Wednesday, January 27, 2010

Like Riding A Bike

Everyone's fine. My family and friends are all, to the best of my knowledge, safe and healthy. I wake up every morning beside the most gentle and kind human being I've ever met. My mom flew all the way to Buenos Aires (Richie!) to help me wash my hair and get dressed and ultimately help me preserve a tiny bit of dignity in front of the aforementioned gentle and kind human being (to whom I would still like to appear even remotely attractive). We're staying in a beautiful apartment that belongs to another kind and generous human being, and for the most part, I'm comfortable and pain-free and grateful that this is a known, temporary setback and in six months, give or take, everything will be back to normal.

And still, over the past two weeks, I have felt an overwhelming sense of loss.

At first it was just the loss of the rest of our planned travels. We were on our way to Brazil, to sit on the beach and work on a farm and travel down the Amazon River and, of course, taste myriad new and exotic fruits. But let's face it: After the experiences we've had in the past 10 months, it's hard to feel deprived of these things for very long.

There is, however, a more personal loss. Six years ago I went into surgery with a partially-torn ACL and a bucket-handle tear in the meniscus. I came out of surgery with a reconstructed ACL and a repaired meniscus, which meant that eventually, after a lot of blood, sweat, and yes, tears, in rehab, my knee was even better than it had been before the operation. Apparently so was my ambition, as within a year of surgery I completed an Olympic-distance triathlon and have since run three marathons.

Last week I went into the OR with a ruptured ACL and a bucket-handle tear in the meniscus. I was wheeled out with a reconstructed ACL, but this time the meniscus couldn't be repaired, and part of it was removed. I'm not sure how much, exactly - a third? A half? And really, people walk around all the time with no meniscus at all, so why the fuss?

I'll never run another marathon. In fact, I probably won't do much running at all. There are all sorts of medical reasons why it isn't a great idea to run, especially on pavement, after a partial meniscectomy, and I'm kind of hoping these knees will be around for a while. So there's short-term loss, like right now I can't walk or even get out of bed by myself, which sucks. But then there's the running thing, an activity with which I fell in love just a few years ago, after hating on sports for 30 years. For me, that's the real loss. As I look at the pictures taken during the 2007 NYC Marathon, one of my most favourite days of all time, I am filled with gratitude to have had that amazing experience, and at the same time, so very sad to have lost that potential.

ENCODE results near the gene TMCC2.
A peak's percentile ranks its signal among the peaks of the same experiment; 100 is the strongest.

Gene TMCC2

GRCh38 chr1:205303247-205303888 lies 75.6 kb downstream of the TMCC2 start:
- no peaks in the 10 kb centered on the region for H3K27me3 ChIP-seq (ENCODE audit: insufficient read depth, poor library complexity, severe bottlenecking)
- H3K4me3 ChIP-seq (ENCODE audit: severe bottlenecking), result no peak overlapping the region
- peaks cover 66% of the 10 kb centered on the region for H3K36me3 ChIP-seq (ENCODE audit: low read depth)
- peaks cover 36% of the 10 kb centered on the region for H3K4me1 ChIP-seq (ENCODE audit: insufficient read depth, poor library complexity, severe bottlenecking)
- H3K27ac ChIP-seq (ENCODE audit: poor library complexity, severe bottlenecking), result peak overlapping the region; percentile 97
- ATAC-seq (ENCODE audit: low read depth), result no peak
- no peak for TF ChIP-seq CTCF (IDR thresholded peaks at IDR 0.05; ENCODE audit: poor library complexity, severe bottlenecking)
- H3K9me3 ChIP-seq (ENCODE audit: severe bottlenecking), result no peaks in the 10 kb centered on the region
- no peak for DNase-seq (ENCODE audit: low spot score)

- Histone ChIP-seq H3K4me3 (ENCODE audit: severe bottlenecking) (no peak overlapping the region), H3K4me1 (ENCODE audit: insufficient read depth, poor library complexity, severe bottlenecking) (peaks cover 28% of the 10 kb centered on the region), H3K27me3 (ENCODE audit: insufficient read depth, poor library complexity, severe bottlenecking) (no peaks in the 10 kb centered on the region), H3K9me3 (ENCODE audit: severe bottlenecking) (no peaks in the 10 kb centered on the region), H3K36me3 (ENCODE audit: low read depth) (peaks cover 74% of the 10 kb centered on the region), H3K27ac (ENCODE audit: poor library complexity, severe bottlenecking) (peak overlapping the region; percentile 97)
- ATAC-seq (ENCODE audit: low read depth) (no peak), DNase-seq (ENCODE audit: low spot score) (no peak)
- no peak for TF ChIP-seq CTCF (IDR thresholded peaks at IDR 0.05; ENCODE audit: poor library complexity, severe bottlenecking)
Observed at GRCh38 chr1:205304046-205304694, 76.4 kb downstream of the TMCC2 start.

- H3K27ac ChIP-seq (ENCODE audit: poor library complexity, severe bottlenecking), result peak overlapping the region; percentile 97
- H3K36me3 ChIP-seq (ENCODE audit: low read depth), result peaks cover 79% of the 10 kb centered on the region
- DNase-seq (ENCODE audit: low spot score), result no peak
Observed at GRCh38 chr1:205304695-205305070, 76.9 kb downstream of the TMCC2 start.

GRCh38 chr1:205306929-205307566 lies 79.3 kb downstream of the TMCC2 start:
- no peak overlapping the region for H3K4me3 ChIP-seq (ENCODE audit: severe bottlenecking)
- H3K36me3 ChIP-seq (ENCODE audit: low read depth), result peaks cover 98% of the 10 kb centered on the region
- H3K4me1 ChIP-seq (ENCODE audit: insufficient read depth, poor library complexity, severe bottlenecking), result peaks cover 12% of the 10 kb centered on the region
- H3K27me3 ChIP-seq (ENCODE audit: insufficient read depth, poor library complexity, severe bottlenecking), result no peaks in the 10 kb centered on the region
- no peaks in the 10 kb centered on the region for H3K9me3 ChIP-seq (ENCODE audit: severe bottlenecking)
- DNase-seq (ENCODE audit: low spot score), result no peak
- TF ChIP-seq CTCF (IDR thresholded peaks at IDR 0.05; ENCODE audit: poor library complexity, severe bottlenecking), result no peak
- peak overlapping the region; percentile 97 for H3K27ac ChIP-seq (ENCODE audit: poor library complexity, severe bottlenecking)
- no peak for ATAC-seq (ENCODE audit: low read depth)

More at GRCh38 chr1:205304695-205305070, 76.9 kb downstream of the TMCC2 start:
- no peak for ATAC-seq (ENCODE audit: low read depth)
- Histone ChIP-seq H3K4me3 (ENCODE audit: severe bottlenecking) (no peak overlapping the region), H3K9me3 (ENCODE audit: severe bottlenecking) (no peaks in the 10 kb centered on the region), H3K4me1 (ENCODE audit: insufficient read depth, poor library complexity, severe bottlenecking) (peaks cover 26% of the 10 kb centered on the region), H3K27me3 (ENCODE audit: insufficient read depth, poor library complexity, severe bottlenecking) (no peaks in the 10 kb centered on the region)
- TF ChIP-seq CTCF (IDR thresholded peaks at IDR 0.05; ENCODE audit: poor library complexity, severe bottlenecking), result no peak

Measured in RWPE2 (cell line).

I start physiotherapy on Friday, the exciting and sometimes gruelling rehabilitation period during which I will relearn to walk, run (slowly, and on a treadmill), balance, and climb stairs. Before I know it I'll be riding a bike (as a friend of mine says, cycling is like running with even tighter clothes and cooler gear), and of course I'm already planning my first century ride in 2011, because you know, that's how I roll.

In the meantime I'm reminding myself, as one of my best friends reminded me just the other day, that just as she had to after her ACL reconstruction, I need to "let myself grieve for the things I lost (including the potential things I lost in the future)." And OK, I'm also daydreaming about the shapeliness of my future cycling legs.

4 comments:

montague said...

dear one, it is a loss and it is only fair for you to feel it so keenly. still, your attitude and ability to see the bigger picture - even from your tight spot - is wonderfully inspiring. much love to you during this time of recovery... and thanks for the reminder to keep a close eye on the things that count.

Candace said...

I hadn't realized this would have a permanent effect. Your love of running was inspiring, this really is a terrible loss.

CurlyV said...

Oh G, I really feel for you. I had no idea that this was the case and that running wouldn't be viable in the future. I know how much it meant to you and I wish you lots of love while you grieve this loss. The only way through it is to allow yourself the time to feel all your feelings about it. I know you know this. On the other side of the grief is a whole new set of experiences you may not ever have considered exploring, and THAT is a gift, right?

kp said...

Aw, Gillian. Wow, I had no idea of the scale. You're going to kick it on the bike though...and it's totally ok to be down about stuff like this. I would be! And you're still an inspiration for this year's marathon!